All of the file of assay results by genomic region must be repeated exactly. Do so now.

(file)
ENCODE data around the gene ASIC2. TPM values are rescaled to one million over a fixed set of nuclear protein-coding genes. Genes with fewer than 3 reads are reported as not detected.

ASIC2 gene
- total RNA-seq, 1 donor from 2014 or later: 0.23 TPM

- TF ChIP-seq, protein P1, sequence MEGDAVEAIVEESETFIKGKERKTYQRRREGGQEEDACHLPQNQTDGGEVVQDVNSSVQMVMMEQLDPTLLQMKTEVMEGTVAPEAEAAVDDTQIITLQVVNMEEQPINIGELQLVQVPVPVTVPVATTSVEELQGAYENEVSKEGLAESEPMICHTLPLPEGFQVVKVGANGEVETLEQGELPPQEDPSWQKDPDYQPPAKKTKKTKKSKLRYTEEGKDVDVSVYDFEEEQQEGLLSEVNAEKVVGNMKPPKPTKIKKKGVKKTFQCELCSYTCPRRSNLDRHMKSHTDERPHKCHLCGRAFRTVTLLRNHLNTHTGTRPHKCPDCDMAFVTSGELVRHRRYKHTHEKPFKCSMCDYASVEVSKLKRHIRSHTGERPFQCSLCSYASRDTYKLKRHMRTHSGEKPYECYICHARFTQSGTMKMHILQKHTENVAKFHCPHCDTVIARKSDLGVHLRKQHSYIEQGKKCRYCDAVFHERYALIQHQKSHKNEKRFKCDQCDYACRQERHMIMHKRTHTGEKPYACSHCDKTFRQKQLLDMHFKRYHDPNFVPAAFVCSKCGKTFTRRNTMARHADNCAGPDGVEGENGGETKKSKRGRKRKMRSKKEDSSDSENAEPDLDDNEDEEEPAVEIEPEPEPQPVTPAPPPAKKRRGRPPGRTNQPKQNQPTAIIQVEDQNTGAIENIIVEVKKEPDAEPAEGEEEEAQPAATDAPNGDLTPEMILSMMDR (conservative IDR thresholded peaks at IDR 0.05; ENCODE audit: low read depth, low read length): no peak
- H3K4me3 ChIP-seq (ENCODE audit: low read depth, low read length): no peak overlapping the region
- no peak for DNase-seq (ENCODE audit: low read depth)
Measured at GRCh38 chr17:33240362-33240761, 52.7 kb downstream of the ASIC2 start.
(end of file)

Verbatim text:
ENCODE data around the gene ASIC2. TPM values are rescaled to one million over a fixed set of nuclear protein-coding genes. Genes with fewer than 3 reads are reported as not detected.

ASIC2 gene
- total RNA-seq, 1 donor from 2014 or later: 0.23 TPM

- TF ChIP-seq, protein P1, sequence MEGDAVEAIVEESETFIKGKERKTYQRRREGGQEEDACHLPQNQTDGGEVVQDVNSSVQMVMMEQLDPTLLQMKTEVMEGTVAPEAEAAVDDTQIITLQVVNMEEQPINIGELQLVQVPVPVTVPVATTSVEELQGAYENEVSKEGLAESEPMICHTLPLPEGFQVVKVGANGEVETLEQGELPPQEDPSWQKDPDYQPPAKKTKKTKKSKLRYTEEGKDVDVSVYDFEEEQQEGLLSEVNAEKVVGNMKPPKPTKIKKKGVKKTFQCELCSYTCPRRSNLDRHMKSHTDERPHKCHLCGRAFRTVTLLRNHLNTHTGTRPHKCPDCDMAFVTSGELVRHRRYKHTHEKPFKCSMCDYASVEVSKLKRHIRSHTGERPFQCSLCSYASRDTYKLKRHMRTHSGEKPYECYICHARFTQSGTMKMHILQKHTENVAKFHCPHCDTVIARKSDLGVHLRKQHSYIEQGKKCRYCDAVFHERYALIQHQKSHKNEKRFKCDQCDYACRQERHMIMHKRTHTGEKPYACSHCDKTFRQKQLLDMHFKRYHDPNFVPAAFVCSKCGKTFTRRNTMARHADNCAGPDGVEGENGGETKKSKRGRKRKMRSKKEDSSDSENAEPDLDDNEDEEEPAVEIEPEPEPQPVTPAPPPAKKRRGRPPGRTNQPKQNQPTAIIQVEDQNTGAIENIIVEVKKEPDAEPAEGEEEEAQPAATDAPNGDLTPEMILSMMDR (conservative IDR thresholded peaks at IDR 0.05; ENCODE audit: low read depth, low read length): no peak
- H3K4me3 ChIP-seq (ENCODE audit: low read depth, low read length): no peak overlapping the region
- no peak for DNase-seq (ENCODE audit: low read depth)
Measured at GRCh38 chr17:33240362-33240761, 52.7 kb downstream of the ASIC2 start.